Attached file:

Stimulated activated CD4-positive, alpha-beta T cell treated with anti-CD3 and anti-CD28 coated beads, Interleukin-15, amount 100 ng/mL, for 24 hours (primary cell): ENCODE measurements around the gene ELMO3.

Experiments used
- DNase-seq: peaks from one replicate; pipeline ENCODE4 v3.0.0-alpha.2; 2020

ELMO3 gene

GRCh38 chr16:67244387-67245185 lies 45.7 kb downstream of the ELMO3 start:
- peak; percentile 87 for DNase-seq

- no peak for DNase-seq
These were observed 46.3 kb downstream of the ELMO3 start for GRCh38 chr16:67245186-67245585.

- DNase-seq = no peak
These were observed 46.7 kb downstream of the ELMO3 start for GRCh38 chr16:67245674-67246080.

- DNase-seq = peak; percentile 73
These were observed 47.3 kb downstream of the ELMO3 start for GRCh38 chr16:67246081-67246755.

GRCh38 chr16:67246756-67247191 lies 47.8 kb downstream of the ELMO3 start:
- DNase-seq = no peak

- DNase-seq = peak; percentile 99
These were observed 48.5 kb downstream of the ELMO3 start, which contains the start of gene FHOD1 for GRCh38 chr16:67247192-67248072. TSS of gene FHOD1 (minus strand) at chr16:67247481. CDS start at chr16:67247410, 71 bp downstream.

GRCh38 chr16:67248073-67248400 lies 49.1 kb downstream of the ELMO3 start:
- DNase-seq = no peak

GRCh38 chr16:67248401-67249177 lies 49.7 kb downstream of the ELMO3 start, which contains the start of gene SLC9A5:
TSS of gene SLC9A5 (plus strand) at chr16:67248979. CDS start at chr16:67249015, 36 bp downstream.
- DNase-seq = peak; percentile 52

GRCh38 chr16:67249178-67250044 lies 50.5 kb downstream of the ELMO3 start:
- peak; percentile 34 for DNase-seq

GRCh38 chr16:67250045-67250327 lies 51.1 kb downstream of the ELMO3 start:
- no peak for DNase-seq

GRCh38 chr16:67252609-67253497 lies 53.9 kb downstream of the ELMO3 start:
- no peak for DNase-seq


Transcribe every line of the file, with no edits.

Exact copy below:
Stimulated activated CD4-positive, alpha-beta T cell treated with anti-CD3 and anti-CD28 coated beads, Interleukin-15, amount 100 ng/mL, for 24 hours (primary cell): ENCODE measurements around the gene ELMO3.

Experiments used
- DNase-seq: peaks from one replicate; pipeline ENCODE4 v3.0.0-alpha.2; 2020

ELMO3 gene

GRCh38 chr16:67244387-67245185 lies 45.7 kb downstream of the ELMO3 start:
- peak; percentile 87 for DNase-seq

- no peak for DNase-seq
These were observed 46.3 kb downstream of the ELMO3 start for GRCh38 chr16:67245186-67245585.

- DNase-seq = no peak
These were observed 46.7 kb downstream of the ELMO3 start for GRCh38 chr16:67245674-67246080.

- DNase-seq = peak; percentile 73
These were observed 47.3 kb downstream of the ELMO3 start for GRCh38 chr16:67246081-67246755.

GRCh38 chr16:67246756-67247191 lies 47.8 kb downstream of the ELMO3 start:
- DNase-seq = no peak

- DNase-seq = peak; percentile 99
These were observed 48.5 kb downstream of the ELMO3 start, which contains the start of gene FHOD1 for GRCh38 chr16:67247192-67248072. TSS of gene FHOD1 (minus strand) at chr16:67247481. CDS start at chr16:67247410, 71 bp downstream.

GRCh38 chr16:67248073-67248400 lies 49.1 kb downstream of the ELMO3 start:
- DNase-seq = no peak

GRCh38 chr16:67248401-67249177 lies 49.7 kb downstream of the ELMO3 start, which contains the start of gene SLC9A5:
TSS of gene SLC9A5 (plus strand) at chr16:67248979. CDS start at chr16:67249015, 36 bp downstream.
- DNase-seq = peak; percentile 52

GRCh38 chr16:67249178-67250044 lies 50.5 kb downstream of the ELMO3 start:
- peak; percentile 34 for DNase-seq

GRCh38 chr16:67250045-67250327 lies 51.1 kb downstream of the ELMO3 start:
- no peak for DNase-seq

GRCh38 chr16:67252609-67253497 lies 53.9 kb downstream of the ELMO3 start:
- no peak for DNase-seq